The Ambush

I knew that he knew that I was waiting for him.

Of course it was intentional. I'm too much of a professional to make that kind of slip. Or so I tell myself, anyway. But in this case, I knew it would play into my hands. The target would panic, and in a situation carefully arranged so that his avenues of flight would be limited.

He wouldn't stand a chance.

About now he would have gotten my note. The blood would drain from his face, his luncheon companion would ask him what was wrong, he'd say he suddenly didn't feel well, and excuse himself to go to the bathroom. Then he'd duck out the back door.

The alley was blocked off in one direction by a big truck, which was being unloaded at a very slow rate. (They were, in fact, putting the boxes back inside the truck through a side panel. They'd been sitting there for at least half an hour.) So he'd go the other way. Then he'd see the figure leaning casually against a lamppost at the end of the alley, just barely visible. Smoking a cigarette, pretending to read a newspaper. So he'd duck into the back door of the bookstore.

That wasn't me, of course. Just someone I'd paid twenty bucks to stand there peeking over his newspaper into the alley and smoking free cigarettes for an hour.

So there he'd be in the bookstore. The man he thinks is me saw him go in, so he wouldn't stay in there. He'd make his way hurriedly through to the front, apologizing as he went. After he got out the front door, he'd go down the sidewalk, away from where "I" was standing, in case "I" went around the corner.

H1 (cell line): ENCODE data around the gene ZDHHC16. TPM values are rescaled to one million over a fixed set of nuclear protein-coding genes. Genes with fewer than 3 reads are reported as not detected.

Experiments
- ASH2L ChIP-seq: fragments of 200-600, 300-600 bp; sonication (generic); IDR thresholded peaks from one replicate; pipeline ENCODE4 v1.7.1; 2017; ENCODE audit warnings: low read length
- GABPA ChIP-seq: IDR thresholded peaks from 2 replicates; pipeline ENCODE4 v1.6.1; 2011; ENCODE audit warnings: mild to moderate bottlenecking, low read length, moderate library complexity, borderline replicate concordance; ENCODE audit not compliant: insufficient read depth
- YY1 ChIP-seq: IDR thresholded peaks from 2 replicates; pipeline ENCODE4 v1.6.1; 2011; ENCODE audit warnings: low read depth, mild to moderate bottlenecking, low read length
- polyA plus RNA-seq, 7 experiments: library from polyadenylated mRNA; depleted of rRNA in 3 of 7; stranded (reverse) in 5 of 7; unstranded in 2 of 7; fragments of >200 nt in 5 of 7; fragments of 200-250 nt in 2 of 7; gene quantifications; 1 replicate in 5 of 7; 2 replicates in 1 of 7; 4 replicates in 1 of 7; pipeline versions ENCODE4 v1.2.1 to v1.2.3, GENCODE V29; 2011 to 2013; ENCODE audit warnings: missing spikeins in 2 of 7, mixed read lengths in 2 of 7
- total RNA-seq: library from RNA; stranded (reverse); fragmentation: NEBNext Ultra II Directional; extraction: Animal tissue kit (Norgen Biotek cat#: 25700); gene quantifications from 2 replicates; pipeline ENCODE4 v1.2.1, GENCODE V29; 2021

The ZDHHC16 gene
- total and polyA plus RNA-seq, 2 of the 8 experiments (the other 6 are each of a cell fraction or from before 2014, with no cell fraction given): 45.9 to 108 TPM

There he was, in fact. Trying not to be obvious about glancing behind him every five seconds. Bumping into people and apologizing.

In about fifteen seconds he'd be directly beneath me. He probably hadn't even noticed me, putting up letters on the marquee in front of the theatre.

As he went under the awning, I grabbed my equipment, ran across it(it was a lot sturdier than it looked)and swung down to land right in front of him.

We stared at each other for a few seconds--my eyes full of triumph, his of resignation.

"Arnold Ranious?" I asked.

He nodded fearfully.

"I have a singing telegram for you."

It was a living.

Based on the words: Cafe Career Marquee Ambush

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The Den of Ubiquity/ Aaron V. Humphrey /